On 12 March 1999, the first endovenous or “keyhole” operation for varicose veins was performed in the UK.
Mark Whiteley and Judy Holdstock treated a patient using a device called VNUS Closure. This device is not available today as it has been superseded by other techniques. However this first operation performed 17 years ago started the whole revolution of treating varicose veins as an outpatient procedure.
When they performed the first endovenous procedure, Mark Whiteley and Judy Holdstock used general anaesthetic. Instead of cutting in at the groin, tying the vein and stripping it away (which had been the traditional way of treating varicose veins) the vein was destroyed by heating it. Using the expert ultrasound of Judy Holdstock, Mark Whiteley was able to put a needle directly into the vein to be treated below the knee, pass the VNUS Closure catheter up to the groin, and then wrap the leg in a rubber bandage compressing the vein onto the device.
Radiofrequency was then used to heat the vein at the end of the catheter. The catheter was withdrawn slowly, over about 40 minutes, to treat every millimetre of the vein.
In 1999 this was utterly revolutionary. There were no stitches needed at all, the usual 14 days needed to recover from stripping disappeared and patients went back to work the following day, and the end cosmetic result was fantastic as the tiny scars were too small to be seen once they had healed.
These results and advantages were widely publicised and endovenous surgery really started to spread through the UK and the rest of the world through the end of the 1990s and early 2000’s.
By the time Mark Whiteley was in the Telegraph in 2000, the medical community was starting to take notice of this new way of treating veins.
By then Mark and Judy had established The Whiteley Clinic and had developed the research ethos that has kept The Whiteley Clinic at the forefront of vein surgery and developments of endovenous techniques ever since.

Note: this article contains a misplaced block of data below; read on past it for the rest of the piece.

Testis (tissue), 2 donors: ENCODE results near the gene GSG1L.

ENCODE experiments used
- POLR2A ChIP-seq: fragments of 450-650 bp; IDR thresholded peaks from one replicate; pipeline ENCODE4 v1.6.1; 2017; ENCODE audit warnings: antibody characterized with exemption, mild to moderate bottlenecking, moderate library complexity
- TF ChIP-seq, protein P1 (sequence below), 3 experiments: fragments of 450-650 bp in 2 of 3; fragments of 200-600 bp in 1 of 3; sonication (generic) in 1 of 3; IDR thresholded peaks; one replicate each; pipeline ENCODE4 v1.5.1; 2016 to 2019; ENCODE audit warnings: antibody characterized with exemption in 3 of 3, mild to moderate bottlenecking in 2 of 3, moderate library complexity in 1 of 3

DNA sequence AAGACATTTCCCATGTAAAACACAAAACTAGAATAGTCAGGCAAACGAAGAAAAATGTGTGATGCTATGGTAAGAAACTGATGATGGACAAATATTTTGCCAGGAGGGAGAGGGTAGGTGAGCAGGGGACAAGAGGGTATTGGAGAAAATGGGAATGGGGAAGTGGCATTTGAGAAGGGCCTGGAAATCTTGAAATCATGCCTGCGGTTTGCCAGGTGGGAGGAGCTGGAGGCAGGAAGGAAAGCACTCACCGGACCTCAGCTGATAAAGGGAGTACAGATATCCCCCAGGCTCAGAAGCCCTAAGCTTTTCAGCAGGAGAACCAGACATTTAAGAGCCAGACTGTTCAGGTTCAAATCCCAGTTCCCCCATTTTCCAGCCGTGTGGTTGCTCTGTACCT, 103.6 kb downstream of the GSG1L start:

Although it was clear that the pain was considerably less and patients return to work considerably faster, and the cosmetic result is far better, it wasn’t until about five years later that it also became clear that the process of heating the vein also reduces the risk of the veins growing back. One of the problems with varicose veins is that they have always come back after treatment, a process called “recurrent varicose veins”.
The Whiteley Clinic research team won a research prize in 2005 which was then published in 2007 showing that when veins are stripped away, the bruising causes the veins to grow back again. When they grow back, they never have valves in them and so they are always varicose veins. Hence the very process of stripping the veins away caused recurrence in the majority of cases.
We package all of this research knowledge into The Whiteley Protocol® ensuring that all of our doctors, vascular technologists and nurses have a protocol to work to, to ensure that all the patients coming to the The Whiteley Clinic in the very best treatment that is currently available and possible.
It is amazing to see how vein surgery has changed in the 17 years since our first case of VNUS Closure!
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